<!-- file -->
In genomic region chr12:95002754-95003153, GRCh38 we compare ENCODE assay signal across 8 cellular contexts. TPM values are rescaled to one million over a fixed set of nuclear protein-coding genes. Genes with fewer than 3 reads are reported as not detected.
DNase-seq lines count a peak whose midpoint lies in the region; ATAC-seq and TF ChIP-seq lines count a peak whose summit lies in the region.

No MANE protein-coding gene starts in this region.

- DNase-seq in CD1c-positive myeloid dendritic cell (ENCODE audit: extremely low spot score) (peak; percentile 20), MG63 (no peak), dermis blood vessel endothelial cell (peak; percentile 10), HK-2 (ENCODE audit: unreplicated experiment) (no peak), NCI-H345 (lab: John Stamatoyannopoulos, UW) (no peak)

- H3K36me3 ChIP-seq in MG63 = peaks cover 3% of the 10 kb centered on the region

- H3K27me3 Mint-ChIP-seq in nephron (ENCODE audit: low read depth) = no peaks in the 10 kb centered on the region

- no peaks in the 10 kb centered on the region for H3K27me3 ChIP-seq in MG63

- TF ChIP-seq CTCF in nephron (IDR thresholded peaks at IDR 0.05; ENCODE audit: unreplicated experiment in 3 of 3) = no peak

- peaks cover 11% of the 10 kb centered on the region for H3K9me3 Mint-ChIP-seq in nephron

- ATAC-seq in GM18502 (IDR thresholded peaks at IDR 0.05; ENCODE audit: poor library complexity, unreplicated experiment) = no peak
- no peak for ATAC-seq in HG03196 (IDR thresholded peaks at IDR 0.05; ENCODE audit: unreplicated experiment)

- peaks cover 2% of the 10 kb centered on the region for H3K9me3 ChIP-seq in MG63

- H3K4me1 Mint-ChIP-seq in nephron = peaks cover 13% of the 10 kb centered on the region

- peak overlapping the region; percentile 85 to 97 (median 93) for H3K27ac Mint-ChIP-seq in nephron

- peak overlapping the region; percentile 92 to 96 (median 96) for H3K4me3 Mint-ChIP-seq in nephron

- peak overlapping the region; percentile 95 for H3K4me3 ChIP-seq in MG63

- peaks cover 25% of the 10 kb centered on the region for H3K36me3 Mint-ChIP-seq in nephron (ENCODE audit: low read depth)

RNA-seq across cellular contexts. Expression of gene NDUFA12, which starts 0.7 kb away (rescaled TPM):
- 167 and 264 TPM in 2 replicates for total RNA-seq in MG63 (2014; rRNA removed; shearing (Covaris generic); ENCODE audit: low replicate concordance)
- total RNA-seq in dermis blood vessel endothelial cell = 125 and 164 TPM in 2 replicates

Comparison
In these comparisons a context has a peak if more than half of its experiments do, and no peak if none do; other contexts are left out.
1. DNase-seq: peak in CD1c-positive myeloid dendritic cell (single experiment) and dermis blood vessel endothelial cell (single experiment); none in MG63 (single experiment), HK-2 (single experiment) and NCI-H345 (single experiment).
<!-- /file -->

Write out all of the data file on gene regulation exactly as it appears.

In genomic region chr12:95002754-95003153, GRCh38 we compare ENCODE assay signal across 8 cellular contexts. TPM values are rescaled to one million over a fixed set of nuclear protein-coding genes. Genes with fewer than 3 reads are reported as not detected.
DNase-seq lines count a peak whose midpoint lies in the region; ATAC-seq and TF ChIP-seq lines count a peak whose summit lies in the region.

No MANE protein-coding gene starts in this region.

- DNase-seq in CD1c-positive myeloid dendritic cell (ENCODE audit: extremely low spot score) (peak; percentile 20), MG63 (no peak), dermis blood vessel endothelial cell (peak; percentile 10), HK-2 (ENCODE audit: unreplicated experiment) (no peak), NCI-H345 (lab: John Stamatoyannopoulos, UW) (no peak)

- H3K36me3 ChIP-seq in MG63 = peaks cover 3% of the 10 kb centered on the region

- H3K27me3 Mint-ChIP-seq in nephron (ENCODE audit: low read depth) = no peaks in the 10 kb centered on the region

- no peaks in the 10 kb centered on the region for H3K27me3 ChIP-seq in MG63

- TF ChIP-seq CTCF in nephron (IDR thresholded peaks at IDR 0.05; ENCODE audit: unreplicated experiment in 3 of 3) = no peak

- peaks cover 11% of the 10 kb centered on the region for H3K9me3 Mint-ChIP-seq in nephron

- ATAC-seq in GM18502 (IDR thresholded peaks at IDR 0.05; ENCODE audit: poor library complexity, unreplicated experiment) = no peak
- no peak for ATAC-seq in HG03196 (IDR thresholded peaks at IDR 0.05; ENCODE audit: unreplicated experiment)

- peaks cover 2% of the 10 kb centered on the region for H3K9me3 ChIP-seq in MG63

- H3K4me1 Mint-ChIP-seq in nephron = peaks cover 13% of the 10 kb centered on the region

- peak overlapping the region; percentile 85 to 97 (median 93) for H3K27ac Mint-ChIP-seq in nephron

- peak overlapping the region; percentile 92 to 96 (median 96) for H3K4me3 Mint-ChIP-seq in nephron

- peak overlapping the region; percentile 95 for H3K4me3 ChIP-seq in MG63

- peaks cover 25% of the 10 kb centered on the region for H3K36me3 Mint-ChIP-seq in nephron (ENCODE audit: low read depth)

RNA-seq across cellular contexts. Expression of gene NDUFA12, which starts 0.7 kb away (rescaled TPM):
- 167 and 264 TPM in 2 replicates for total RNA-seq in MG63 (2014; rRNA removed; shearing (Covaris generic); ENCODE audit: low replicate concordance)
- total RNA-seq in dermis blood vessel endothelial cell = 125 and 164 TPM in 2 replicates

Comparison
In these comparisons a context has a peak if more than half of its experiments do, and no peak if none do; other contexts are left out.
1. DNase-seq: peak in CD1c-positive myeloid dendritic cell (single experiment) and dermis blood vessel endothelial cell (single experiment); none in MG63 (single experiment), HK-2 (single experiment) and NCI-H345 (single experiment).